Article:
Recently, I had the opportunity to read the autobiography of the late great oil tycoon J. Paul Getty. As I was reading it, I thought it was very interesting that he actually devoted a large portion of the first chapter of his book to discussing his networth with complete candor and transparency. Apparently people of his day were obsessed with knowing exactly how much he was worth because he had been named as the world’s wealthiest man. As he attempts to describe how much value and networth he has on paper, I think his immense intelligence and wit is displayed. Essentially he felt that it would be impossible to ever determine his networth unless he were to actually dissolve his assets by selling them. However he realized that if he sold his assets they then would not be worth very much because he was “selling them.” And government’s love to tax people when they “sell things,” while businessmen like to get a great deal from people that are “selling things” in large quantity.
The best any businessman – especially any oilman – can hope to obtain from his accountants is an approximate paper-estimate of his worth as represented by his invested wealth. On the other hand, in these days of government agencies, powerful taxation authorities, securities analysts and investigative reporters, it is impossible for a legitimate, active businessman to keep his rated wealth secret.
For example, the Getty Oil Company – of which I am president – issues detailed reports and financial statements. Its 46th annual report, covering the calender year of 1974, showed the company and its subsidaries as having a shade less than $2 billion in stockholder’s equity. Before anyone seizes on that figure, he should remember what I tried to make clear earlier. The net realizable assets of any company may be less (even far less) or, for that matter, more (even far more) than what is reflected by figures prepared according to standard accounting procedures. He should also remember that assets – save for the total that is in cash – are “spendable” only if and when they are sold (and, again, it is the market and innumerable other factors that determine what price they bring at sale).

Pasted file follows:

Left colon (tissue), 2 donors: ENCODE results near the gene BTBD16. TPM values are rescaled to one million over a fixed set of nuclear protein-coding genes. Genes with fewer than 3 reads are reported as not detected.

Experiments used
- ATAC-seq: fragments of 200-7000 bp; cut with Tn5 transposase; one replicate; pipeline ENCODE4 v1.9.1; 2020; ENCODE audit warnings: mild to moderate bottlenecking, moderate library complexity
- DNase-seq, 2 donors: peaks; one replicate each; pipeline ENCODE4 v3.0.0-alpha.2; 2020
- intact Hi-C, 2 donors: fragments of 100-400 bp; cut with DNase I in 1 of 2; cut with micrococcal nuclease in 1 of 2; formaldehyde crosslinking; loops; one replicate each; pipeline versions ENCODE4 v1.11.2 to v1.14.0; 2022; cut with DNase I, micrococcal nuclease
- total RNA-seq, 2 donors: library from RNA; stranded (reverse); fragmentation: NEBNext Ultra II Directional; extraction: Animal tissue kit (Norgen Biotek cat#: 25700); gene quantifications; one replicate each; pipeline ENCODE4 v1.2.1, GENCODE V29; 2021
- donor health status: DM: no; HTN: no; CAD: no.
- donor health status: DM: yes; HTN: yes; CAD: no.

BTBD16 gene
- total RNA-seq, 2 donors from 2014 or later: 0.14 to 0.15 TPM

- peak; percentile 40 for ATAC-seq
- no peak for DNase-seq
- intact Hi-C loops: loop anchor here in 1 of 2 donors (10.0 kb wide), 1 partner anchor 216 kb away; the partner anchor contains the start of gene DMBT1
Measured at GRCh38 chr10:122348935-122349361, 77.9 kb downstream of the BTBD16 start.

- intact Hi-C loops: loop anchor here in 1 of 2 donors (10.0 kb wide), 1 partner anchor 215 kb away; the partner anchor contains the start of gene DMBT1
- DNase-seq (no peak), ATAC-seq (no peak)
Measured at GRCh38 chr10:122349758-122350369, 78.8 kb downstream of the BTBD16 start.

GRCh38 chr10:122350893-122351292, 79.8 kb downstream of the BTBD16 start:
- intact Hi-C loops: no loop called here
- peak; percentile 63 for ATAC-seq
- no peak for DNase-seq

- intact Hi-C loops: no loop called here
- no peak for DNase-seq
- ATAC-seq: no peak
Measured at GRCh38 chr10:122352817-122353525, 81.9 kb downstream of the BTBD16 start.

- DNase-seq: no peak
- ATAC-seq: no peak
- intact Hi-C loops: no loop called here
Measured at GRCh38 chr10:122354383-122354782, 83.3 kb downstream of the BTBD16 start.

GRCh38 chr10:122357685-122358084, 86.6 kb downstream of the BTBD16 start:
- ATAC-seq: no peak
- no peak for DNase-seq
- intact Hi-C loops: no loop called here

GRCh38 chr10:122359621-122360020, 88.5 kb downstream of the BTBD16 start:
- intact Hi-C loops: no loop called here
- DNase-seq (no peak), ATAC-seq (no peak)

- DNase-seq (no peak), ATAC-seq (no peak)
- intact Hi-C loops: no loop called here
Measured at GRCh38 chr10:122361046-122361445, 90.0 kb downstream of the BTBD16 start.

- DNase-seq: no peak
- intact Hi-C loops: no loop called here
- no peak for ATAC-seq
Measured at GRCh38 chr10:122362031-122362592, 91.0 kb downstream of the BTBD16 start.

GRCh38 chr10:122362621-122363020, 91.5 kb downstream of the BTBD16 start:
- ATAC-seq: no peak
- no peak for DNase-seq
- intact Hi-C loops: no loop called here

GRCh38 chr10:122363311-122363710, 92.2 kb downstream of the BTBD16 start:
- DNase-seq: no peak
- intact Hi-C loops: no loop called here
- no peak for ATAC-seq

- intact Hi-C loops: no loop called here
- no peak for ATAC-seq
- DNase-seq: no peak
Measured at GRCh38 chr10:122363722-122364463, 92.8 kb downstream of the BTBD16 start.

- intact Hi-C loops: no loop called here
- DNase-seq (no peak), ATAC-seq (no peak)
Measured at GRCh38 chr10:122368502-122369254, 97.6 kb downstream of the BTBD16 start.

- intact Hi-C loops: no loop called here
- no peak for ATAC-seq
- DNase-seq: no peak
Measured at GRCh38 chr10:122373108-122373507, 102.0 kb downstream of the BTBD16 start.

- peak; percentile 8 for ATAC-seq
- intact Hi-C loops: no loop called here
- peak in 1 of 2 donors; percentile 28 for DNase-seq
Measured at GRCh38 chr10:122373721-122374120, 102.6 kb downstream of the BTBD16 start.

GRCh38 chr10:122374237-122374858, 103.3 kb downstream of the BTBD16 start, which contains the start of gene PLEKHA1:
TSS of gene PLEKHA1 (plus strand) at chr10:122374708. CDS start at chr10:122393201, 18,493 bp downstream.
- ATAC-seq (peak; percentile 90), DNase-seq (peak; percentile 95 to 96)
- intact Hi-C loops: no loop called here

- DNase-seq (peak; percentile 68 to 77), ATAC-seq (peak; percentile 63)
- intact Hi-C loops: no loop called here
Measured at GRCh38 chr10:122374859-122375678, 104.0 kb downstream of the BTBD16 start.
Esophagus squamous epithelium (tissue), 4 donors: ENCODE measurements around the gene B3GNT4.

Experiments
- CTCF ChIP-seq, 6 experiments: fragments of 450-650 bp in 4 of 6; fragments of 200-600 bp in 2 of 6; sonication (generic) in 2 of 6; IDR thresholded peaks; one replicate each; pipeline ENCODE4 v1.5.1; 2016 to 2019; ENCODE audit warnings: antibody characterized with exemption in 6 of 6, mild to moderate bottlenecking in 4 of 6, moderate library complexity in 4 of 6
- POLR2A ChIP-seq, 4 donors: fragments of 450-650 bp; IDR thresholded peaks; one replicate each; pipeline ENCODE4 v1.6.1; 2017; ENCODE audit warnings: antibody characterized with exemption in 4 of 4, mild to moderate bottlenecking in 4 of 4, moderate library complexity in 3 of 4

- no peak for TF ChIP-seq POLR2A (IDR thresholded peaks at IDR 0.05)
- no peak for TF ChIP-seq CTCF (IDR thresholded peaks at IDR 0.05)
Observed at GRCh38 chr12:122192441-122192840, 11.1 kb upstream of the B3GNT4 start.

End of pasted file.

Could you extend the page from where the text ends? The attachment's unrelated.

I can say that, of this writing, my personal, all-in rated net worth is certainly above a billion dollars. The additional rated net worth of the Getty Family interests – including that of the Sarah Getty Trust, of which I am the trustee – is about twice again as much.
There is only one means by which the true, cash-in-hand-money-value of my and the Getty Family holdings could ever be established. Ths would involve the dissolution of the Getty companies and sale of their assets.
Before carrying this line of reasoning further, I must point out that disposing of the four million shares owned by me or the nearly eight million shares of Getty Oil Company stock in the Sarah C. Getty Trust by sale in the open market or otherwise would be foolish. The current market prices per share probably would not be attained and any such sale would take more years than I have left (alive). Also, the underlying asset value per share is undoubtedly more than the market price. Then there would be the problem of finding good new investments. Events current at this writing show that tax-exempt bonds are risky. Other bonds are too. Again, it would take many years to reinvest properly and the end result would be the payment of tremendous expenses plus taxes ending with a much smaller trust. History on the other hand shows that over the years, the present assets in the Trust have done rather well.”
by U.S. SBA Entrepreneur of the Year & Cofounder of Fears & Clark Tulsa Commercial Real Estate Group – Clay Clark
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